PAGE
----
The common good elevates us. While it is good for us to love particular goods, the common good of the family, the political community, or the church calls us to a much greater love of the good than the love we have for particular goods. We cannot invent the common good. It is something which we constitute, which in turn constitutes us. As De Koninck writes, “the common good is essentially one which is able to be participated in by many. Therefore, before this good every rational creature stands as a part. Free action must be ordered by the agent himself, towards a participated good.”
As Augustine writes in The City of God, the common good (commonweal) has weight according to the common objects of love. The more common the object of love, the more loveable it is—and since God is the most common object of love, the one whose goodness is diffused through every particular and common good, God is the most loveable common good of all. This is why De Koninck insists that “the negation of the very notion of the common good and of its primacy is a negation of God. In denying the universality of the end to which man is ordered, one denies the dignity which man receives from this ordination.”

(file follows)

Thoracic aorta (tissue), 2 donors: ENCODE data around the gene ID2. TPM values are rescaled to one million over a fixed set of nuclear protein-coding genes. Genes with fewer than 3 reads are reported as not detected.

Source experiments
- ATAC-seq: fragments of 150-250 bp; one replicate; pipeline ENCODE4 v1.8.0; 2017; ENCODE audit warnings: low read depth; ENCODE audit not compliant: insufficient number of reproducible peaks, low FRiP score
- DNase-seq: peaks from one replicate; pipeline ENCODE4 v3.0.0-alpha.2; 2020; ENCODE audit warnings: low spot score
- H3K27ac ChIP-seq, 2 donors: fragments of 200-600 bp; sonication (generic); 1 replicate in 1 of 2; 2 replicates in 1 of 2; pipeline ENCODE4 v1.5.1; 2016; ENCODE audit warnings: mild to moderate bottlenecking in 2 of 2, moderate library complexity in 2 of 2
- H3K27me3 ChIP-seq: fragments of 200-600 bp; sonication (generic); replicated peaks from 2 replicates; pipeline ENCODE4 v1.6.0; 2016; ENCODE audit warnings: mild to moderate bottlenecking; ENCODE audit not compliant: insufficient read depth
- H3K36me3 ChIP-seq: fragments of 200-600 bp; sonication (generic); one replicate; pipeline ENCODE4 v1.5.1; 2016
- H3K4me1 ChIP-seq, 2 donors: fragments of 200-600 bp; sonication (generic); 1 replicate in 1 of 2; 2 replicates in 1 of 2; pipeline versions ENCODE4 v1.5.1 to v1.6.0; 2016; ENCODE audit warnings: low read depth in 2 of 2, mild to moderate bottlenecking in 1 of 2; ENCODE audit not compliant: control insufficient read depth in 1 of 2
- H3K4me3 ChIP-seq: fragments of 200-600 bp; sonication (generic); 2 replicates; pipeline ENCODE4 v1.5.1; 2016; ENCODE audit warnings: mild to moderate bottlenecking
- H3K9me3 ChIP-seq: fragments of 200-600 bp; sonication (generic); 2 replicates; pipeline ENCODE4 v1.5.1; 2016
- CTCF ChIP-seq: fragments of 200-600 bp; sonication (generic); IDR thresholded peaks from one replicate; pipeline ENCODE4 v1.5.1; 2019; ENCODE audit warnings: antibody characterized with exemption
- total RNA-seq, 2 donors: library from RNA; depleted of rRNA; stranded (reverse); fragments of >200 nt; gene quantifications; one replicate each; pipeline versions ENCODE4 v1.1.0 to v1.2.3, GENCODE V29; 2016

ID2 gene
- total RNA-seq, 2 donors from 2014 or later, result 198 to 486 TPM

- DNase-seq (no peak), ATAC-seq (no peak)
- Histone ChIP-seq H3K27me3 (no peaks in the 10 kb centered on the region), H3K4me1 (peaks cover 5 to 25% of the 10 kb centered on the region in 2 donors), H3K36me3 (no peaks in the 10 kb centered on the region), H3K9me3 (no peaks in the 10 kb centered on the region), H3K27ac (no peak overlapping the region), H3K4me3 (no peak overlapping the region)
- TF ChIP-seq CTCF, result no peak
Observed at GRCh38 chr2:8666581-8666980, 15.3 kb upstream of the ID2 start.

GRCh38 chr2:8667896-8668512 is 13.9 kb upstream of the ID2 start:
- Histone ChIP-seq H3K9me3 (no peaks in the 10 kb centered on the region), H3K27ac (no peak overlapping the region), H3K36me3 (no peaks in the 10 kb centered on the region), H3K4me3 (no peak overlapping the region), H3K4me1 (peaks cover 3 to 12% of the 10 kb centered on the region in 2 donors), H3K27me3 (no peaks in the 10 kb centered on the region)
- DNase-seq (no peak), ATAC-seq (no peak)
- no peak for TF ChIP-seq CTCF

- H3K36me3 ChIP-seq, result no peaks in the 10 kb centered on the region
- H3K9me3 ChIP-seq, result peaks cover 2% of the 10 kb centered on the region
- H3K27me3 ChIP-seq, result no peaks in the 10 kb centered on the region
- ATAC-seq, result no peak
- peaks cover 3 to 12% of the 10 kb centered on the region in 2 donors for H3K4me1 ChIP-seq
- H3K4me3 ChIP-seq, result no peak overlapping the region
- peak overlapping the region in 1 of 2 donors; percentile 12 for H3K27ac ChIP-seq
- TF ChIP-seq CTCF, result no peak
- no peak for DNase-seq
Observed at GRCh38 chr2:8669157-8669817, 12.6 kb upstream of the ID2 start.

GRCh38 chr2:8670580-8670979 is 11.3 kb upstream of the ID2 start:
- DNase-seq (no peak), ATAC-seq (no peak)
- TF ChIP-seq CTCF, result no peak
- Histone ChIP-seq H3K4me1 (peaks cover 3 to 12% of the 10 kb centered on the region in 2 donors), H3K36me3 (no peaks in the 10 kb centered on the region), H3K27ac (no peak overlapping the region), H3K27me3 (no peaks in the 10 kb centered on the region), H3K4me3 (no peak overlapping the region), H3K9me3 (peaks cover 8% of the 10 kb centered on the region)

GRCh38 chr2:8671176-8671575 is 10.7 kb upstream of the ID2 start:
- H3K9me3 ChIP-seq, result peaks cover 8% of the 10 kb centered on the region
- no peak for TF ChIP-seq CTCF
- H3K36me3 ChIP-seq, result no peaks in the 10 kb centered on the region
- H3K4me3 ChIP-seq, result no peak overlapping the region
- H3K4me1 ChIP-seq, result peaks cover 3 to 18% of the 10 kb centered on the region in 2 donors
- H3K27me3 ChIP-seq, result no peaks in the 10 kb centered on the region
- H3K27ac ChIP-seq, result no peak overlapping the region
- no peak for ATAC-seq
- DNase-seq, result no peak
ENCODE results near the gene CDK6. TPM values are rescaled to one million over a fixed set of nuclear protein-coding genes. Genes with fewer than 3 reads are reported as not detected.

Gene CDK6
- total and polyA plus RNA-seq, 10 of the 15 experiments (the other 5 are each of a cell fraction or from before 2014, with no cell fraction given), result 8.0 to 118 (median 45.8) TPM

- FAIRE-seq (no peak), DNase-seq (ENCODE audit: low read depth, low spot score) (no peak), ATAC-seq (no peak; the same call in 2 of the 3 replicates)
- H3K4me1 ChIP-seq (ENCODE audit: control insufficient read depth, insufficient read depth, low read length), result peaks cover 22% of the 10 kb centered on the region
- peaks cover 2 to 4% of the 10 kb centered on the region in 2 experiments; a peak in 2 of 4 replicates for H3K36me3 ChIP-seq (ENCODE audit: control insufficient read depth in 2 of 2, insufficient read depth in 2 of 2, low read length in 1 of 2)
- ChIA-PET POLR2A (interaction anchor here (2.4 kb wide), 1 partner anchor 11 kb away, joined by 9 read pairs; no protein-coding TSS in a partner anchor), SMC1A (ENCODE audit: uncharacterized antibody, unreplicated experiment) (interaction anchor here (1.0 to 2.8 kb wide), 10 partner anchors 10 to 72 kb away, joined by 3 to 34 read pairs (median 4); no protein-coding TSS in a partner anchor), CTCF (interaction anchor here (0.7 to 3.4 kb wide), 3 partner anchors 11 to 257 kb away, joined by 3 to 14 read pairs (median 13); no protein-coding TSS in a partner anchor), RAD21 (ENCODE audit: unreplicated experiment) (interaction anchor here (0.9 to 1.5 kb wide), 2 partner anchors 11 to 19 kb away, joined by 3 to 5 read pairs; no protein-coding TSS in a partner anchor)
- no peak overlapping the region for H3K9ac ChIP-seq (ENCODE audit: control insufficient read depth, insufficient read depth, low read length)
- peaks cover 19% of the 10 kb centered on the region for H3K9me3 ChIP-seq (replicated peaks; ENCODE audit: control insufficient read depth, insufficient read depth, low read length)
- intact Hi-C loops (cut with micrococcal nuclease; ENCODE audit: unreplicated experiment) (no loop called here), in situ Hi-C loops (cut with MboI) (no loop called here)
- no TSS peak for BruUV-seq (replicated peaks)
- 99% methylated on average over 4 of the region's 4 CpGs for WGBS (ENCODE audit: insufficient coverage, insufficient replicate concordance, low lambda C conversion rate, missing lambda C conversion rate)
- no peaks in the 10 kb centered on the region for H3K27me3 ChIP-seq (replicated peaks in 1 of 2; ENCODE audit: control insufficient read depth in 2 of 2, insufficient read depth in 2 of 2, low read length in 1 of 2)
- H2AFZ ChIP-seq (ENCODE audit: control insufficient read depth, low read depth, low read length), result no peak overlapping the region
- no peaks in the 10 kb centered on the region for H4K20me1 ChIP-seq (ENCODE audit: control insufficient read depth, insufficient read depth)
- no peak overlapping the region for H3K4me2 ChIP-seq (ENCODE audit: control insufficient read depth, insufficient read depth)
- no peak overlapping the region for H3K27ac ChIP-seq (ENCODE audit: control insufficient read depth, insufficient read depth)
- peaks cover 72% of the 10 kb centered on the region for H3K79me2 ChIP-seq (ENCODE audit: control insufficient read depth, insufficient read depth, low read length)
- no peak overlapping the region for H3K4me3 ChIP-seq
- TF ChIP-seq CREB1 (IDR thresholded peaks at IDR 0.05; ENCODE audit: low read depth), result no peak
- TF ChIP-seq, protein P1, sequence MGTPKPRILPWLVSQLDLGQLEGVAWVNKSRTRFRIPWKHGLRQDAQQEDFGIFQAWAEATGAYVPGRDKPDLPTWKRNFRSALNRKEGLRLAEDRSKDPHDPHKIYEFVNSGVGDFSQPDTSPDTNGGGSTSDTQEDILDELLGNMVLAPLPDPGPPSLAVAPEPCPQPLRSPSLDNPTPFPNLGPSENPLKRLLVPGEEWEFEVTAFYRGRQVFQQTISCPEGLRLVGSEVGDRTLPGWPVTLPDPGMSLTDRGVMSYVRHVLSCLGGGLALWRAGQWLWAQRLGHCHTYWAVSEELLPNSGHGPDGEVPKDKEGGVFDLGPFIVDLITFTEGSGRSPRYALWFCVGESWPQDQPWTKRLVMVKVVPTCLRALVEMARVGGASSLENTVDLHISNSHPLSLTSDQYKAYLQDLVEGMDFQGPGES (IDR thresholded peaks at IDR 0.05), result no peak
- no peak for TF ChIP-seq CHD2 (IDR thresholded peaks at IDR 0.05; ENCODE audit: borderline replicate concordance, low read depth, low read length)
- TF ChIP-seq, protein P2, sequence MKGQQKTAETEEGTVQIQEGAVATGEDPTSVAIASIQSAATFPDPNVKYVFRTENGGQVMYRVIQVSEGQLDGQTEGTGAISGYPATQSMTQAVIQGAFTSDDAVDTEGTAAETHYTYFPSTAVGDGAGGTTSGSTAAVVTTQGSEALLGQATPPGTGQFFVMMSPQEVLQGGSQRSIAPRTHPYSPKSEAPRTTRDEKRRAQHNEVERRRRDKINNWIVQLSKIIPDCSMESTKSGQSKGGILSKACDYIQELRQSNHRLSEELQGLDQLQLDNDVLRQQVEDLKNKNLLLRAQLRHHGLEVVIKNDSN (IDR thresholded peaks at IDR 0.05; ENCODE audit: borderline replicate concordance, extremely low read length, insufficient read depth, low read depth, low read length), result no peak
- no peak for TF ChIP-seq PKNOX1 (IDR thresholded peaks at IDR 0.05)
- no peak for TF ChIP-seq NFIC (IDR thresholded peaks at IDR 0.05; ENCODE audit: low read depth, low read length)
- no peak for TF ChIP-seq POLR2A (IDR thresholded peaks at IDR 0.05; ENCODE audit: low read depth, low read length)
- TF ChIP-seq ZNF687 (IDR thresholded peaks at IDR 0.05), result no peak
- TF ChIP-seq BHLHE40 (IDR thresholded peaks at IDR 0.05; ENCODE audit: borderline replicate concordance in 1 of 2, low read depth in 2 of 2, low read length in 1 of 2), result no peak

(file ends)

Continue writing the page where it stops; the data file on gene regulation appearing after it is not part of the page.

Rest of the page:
Thus De Koninck’s most powerful claim is that human dignity can only be truly defended by embracing the primacy of the common good “expressly ordered to God.” Without an “explicit and public ordination” to God, our debates about the common will devolve into mere debates between tyrants, and “society degenerates into a state which is frozen and closed in upon itself.”
The dispute between Maritain and De Koninck did not advance after the war. The speculative questions gave way to the urgent practical demands of rebuilding a new Europe. Today, the pandemic has revealed to us a whole world that is “frozen and closed in upon itself.” But it has also opened up opportunities to speak about first principles again, to argue about true and false notions of the common good, and to insist that human dignity depends on God. We need to have that dispute again. The good news is that it seems we are, in fact, having it.
C. C. Pecknold is Associate Professor of Systematic Theology at The Catholic University of America.